With the start of the F1 season nearly upon us, here are 5 things to watch out for in 2018.
After a dismal three-year marriage, McLaren-Honda finally divorced at the end of 2017 with McLaren going to Renault and Honda going to Toro Rosso.
Throughout the troubled times, McLaren claimed, time and time again, that they have one of the best chassis on the grid. So, with the Renault engine of the rise, McLaren’s word will be put to the test—can they challenge for podiums, wins or even the championship or will Alonso be left disappointed once more?
Alfa Romeo Sauber
Following the fallout over the short-lived Sauber-Honda deal, the Swiss team strengthened their partnership with Ferrari by becoming their effective ‘B-team’.
This means that, along with up-to-date engines, Sauber will be responsible for looking after some of Ferrari’s junior drivers. For 2018, they’ll have reigning F2 champion Charles Leclerc as a full-time driver and 2016 GP2-runner up Antonio Giovinazzi as their third driver. Mercedes have already said that the alliance could be “dangerous for them” with the Germans hinting that they may follow suit in the coming years.
Controversial as it is, we will see the halo raced for the first time in 2018. The FIA had to do something for this season as they had said a ‘frontal head protection device’ would be in place by 2018.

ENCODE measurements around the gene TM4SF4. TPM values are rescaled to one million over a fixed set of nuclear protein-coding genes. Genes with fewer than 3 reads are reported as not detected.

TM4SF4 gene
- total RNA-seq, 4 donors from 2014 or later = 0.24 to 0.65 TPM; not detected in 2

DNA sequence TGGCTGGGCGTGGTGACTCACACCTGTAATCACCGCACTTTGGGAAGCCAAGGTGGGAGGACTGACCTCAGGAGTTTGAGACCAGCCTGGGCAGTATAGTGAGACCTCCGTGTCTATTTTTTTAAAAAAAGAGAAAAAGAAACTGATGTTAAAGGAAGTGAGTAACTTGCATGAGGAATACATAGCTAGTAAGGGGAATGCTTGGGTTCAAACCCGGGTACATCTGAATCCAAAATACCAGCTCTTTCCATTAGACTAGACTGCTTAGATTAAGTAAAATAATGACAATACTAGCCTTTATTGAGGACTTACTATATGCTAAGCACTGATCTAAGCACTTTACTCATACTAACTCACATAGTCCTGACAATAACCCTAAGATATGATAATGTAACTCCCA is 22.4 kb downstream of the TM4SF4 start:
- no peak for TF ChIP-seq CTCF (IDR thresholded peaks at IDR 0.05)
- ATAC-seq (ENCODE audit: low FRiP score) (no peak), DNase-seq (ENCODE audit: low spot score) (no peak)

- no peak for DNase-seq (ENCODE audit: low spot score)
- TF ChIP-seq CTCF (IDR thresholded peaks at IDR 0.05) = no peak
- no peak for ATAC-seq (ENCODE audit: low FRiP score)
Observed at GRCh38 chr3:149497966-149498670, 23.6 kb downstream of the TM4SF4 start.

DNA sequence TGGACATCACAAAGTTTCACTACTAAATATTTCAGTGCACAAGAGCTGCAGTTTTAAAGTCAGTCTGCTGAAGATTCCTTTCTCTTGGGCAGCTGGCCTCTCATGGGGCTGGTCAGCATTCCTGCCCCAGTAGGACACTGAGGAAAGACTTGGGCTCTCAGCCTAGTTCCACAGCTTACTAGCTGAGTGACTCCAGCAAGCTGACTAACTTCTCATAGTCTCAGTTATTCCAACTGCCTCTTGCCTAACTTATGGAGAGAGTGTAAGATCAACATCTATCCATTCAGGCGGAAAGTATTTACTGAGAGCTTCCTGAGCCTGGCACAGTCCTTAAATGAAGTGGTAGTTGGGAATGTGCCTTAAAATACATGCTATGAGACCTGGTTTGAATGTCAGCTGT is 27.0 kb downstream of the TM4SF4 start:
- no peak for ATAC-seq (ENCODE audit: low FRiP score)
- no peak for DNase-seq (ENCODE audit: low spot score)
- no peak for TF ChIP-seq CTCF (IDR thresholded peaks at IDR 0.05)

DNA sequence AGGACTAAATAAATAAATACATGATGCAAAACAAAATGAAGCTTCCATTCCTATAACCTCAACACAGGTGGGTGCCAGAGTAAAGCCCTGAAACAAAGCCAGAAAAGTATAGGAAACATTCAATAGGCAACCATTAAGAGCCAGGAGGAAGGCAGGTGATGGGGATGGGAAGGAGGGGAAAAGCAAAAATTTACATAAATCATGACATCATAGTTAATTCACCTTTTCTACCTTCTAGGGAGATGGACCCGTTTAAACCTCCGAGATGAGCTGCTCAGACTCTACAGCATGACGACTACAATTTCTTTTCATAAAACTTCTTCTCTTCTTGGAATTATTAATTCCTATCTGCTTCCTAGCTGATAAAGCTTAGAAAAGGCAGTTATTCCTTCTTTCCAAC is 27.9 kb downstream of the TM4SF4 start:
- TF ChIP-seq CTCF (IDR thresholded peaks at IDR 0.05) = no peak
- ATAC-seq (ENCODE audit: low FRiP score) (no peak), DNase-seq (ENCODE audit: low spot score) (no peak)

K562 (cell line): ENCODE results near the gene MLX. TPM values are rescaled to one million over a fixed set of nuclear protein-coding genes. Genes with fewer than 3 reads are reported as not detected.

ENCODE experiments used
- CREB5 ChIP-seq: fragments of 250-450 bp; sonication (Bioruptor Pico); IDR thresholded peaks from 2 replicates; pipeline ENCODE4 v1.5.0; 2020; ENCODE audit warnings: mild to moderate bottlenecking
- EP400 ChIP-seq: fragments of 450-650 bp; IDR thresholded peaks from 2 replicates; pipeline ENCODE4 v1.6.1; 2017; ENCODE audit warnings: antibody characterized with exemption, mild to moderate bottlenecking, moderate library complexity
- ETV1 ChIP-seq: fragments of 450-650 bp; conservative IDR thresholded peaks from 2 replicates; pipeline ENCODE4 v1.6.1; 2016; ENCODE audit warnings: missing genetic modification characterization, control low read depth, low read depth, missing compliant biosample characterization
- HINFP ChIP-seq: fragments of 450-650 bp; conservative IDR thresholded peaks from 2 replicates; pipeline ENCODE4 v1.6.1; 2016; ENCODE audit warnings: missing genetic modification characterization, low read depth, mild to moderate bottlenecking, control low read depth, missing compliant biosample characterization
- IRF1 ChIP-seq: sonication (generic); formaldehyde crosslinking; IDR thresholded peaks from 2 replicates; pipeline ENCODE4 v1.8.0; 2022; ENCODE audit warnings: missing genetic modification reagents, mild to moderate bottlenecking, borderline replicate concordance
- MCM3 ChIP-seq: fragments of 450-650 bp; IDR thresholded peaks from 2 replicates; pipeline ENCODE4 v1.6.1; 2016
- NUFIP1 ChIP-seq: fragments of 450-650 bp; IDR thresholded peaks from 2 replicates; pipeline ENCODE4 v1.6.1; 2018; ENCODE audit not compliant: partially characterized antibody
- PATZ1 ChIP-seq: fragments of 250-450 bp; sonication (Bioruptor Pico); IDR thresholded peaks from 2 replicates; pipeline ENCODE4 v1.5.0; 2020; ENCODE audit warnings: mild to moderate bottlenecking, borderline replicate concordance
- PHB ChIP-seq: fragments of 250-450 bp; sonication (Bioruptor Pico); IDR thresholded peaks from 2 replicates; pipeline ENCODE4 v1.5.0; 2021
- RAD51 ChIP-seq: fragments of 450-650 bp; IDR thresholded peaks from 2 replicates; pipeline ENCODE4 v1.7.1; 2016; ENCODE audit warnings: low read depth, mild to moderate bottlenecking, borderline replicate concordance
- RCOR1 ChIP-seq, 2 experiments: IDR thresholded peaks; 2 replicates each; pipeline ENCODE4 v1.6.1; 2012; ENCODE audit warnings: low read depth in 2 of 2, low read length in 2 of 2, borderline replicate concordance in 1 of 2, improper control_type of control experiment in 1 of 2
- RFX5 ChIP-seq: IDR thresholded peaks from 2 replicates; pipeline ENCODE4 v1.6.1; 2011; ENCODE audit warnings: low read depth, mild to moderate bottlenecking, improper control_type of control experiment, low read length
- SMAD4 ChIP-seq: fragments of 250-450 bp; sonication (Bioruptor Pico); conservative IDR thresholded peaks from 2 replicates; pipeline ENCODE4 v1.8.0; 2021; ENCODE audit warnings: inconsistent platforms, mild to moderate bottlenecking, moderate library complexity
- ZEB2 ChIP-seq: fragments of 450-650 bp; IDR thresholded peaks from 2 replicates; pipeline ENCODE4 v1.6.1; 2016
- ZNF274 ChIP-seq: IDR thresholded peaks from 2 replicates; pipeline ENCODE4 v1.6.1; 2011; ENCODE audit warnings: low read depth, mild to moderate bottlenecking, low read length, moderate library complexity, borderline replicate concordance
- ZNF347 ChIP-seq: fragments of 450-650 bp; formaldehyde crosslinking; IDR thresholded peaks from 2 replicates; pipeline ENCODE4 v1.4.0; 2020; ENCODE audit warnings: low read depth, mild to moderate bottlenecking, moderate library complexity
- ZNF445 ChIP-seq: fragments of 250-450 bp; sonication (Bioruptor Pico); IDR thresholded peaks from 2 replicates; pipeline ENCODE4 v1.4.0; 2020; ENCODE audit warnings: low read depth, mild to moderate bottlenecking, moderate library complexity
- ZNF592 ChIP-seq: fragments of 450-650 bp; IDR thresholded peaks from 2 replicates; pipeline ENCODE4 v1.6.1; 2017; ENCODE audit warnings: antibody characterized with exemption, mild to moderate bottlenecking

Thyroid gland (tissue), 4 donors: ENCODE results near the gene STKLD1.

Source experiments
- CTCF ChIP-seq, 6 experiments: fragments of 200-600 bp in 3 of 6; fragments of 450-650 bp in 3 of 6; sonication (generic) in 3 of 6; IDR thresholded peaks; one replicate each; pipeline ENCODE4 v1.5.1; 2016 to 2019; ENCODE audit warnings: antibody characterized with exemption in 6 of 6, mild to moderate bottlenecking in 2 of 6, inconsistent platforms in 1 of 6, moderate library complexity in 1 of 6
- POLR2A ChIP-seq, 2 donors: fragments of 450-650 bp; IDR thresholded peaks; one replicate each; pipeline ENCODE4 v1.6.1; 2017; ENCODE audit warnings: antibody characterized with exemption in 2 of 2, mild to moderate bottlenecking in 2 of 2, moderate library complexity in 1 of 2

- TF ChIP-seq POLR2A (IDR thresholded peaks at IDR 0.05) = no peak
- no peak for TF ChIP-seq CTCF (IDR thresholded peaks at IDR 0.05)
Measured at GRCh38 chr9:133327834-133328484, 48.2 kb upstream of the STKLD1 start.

Some would say that it’s been rushed through the development process. Nevertheless, the FIA have allowed the teams some leeway with winglets and such like on the halo and the structure of it will be blended into the colour scheme of the car, so that it doesn’t stand out quite as much.
Pirelli have admitted that they were too cautious with their tyre compounds in 2017, leading to widespread one-stop races and minimal degradation.
While they’re not going back to the days of super high-degradation tyres, the 2018 tyres will be softer. Along with the introduction of the Hyper-Soft, each compound will be a step softer; the Super-Soft will be like the old Ultra-Soft, the Soft will be like the old Super-Soft and so on. This should increase the variation in strategies, hopefully leading to more exciting and unpredictable racing.
2017 involved an intense mid-field fight between Renault, Toro Rosso and Haas with the teams finishing within 10 points of each other.
A shake up is on the cards for 2018, however. The newly-powered McLaren and the works Renault team are both expected to rise above the rest of the midfield for fourth and fifth places in the championship which will make the midfield battle for sixth down to tenth. Force India should be as strong as ever and could give McLaren and Renault a run for their money while less is expected of Williams, given the standard of their drivers. The new Toro Rosso-Honda partnership has the potential to be very good, as does Alfa-Romeo Sauber, while Haas remains to be an unknown.